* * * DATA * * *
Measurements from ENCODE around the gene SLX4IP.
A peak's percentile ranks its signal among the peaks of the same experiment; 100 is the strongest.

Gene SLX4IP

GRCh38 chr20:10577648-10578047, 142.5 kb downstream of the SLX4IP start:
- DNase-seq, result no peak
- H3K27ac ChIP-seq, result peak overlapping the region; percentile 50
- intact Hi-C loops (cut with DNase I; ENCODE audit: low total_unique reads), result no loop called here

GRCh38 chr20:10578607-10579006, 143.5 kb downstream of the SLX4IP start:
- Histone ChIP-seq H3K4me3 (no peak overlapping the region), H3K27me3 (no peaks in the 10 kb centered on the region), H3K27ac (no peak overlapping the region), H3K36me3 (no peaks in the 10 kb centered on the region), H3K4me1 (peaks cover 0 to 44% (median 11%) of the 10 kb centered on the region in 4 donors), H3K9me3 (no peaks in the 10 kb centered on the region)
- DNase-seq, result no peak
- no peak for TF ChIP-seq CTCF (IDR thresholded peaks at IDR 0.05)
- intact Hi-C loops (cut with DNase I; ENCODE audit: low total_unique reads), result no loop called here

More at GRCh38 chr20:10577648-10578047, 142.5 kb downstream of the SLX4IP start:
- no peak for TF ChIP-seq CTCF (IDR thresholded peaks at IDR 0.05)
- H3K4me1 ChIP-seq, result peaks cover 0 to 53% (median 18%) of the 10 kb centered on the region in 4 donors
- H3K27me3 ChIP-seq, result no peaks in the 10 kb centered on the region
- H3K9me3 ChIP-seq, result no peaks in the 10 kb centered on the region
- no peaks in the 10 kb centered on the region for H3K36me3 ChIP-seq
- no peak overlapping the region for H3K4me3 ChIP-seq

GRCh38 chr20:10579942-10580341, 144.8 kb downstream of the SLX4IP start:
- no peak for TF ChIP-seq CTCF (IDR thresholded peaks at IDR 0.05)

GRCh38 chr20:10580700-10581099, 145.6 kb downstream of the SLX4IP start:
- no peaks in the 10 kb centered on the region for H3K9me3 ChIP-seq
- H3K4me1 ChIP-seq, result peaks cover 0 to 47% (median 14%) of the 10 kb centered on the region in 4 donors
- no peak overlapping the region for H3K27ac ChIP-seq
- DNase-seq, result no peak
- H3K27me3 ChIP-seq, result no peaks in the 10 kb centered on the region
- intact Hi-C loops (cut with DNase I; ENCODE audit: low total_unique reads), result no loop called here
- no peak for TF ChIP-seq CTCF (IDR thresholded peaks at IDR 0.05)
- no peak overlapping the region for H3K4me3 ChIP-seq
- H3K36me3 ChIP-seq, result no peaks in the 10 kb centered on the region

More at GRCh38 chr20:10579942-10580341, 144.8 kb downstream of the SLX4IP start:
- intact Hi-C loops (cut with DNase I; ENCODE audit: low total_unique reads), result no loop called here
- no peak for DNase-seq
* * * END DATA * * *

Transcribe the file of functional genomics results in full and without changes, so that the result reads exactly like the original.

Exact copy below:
Measurements from ENCODE around the gene SLX4IP.
A peak's percentile ranks its signal among the peaks of the same experiment; 100 is the strongest.

Gene SLX4IP

GRCh38 chr20:10577648-10578047, 142.5 kb downstream of the SLX4IP start:
- DNase-seq, result no peak
- H3K27ac ChIP-seq, result peak overlapping the region; percentile 50
- intact Hi-C loops (cut with DNase I; ENCODE audit: low total_unique reads), result no loop called here

GRCh38 chr20:10578607-10579006, 143.5 kb downstream of the SLX4IP start:
- Histone ChIP-seq H3K4me3 (no peak overlapping the region), H3K27me3 (no peaks in the 10 kb centered on the region), H3K27ac (no peak overlapping the region), H3K36me3 (no peaks in the 10 kb centered on the region), H3K4me1 (peaks cover 0 to 44% (median 11%) of the 10 kb centered on the region in 4 donors), H3K9me3 (no peaks in the 10 kb centered on the region)
- DNase-seq, result no peak
- no peak for TF ChIP-seq CTCF (IDR thresholded peaks at IDR 0.05)
- intact Hi-C loops (cut with DNase I; ENCODE audit: low total_unique reads), result no loop called here

More at GRCh38 chr20:10577648-10578047, 142.5 kb downstream of the SLX4IP start:
- no peak for TF ChIP-seq CTCF (IDR thresholded peaks at IDR 0.05)
- H3K4me1 ChIP-seq, result peaks cover 0 to 53% (median 18%) of the 10 kb centered on the region in 4 donors
- H3K27me3 ChIP-seq, result no peaks in the 10 kb centered on the region
- H3K9me3 ChIP-seq, result no peaks in the 10 kb centered on the region
- no peaks in the 10 kb centered on the region for H3K36me3 ChIP-seq
- no peak overlapping the region for H3K4me3 ChIP-seq

GRCh38 chr20:10579942-10580341, 144.8 kb downstream of the SLX4IP start:
- no peak for TF ChIP-seq CTCF (IDR thresholded peaks at IDR 0.05)

GRCh38 chr20:10580700-10581099, 145.6 kb downstream of the SLX4IP start:
- no peaks in the 10 kb centered on the region for H3K9me3 ChIP-seq
- H3K4me1 ChIP-seq, result peaks cover 0 to 47% (median 14%) of the 10 kb centered on the region in 4 donors
- no peak overlapping the region for H3K27ac ChIP-seq
- DNase-seq, result no peak
- H3K27me3 ChIP-seq, result no peaks in the 10 kb centered on the region
- intact Hi-C loops (cut with DNase I; ENCODE audit: low total_unique reads), result no loop called here
- no peak for TF ChIP-seq CTCF (IDR thresholded peaks at IDR 0.05)
- no peak overlapping the region for H3K4me3 ChIP-seq
- H3K36me3 ChIP-seq, result no peaks in the 10 kb centered on the region

More at GRCh38 chr20:10579942-10580341, 144.8 kb downstream of the SLX4IP start:
- intact Hi-C loops (cut with DNase I; ENCODE audit: low total_unique reads), result no loop called here
- no peak for DNase-seq